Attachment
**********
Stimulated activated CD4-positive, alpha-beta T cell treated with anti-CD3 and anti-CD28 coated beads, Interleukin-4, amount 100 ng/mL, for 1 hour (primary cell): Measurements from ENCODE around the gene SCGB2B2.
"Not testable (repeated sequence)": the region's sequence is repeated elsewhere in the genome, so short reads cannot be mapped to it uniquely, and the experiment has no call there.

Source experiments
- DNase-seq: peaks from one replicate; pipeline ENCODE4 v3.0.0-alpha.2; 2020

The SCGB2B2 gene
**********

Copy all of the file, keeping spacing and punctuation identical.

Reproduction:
Stimulated activated CD4-positive, alpha-beta T cell treated with anti-CD3 and anti-CD28 coated beads, Interleukin-4, amount 100 ng/mL, for 1 hour (primary cell): Measurements from ENCODE around the gene SCGB2B2.
"Not testable (repeated sequence)": the region's sequence is repeated elsewhere in the genome, so short reads cannot be mapped to it uniquely, and the experiment has no call there.

Source experiments
- DNase-seq: peaks from one replicate; pipeline ENCODE4 v3.0.0-alpha.2; 2020

The SCGB2B2 gene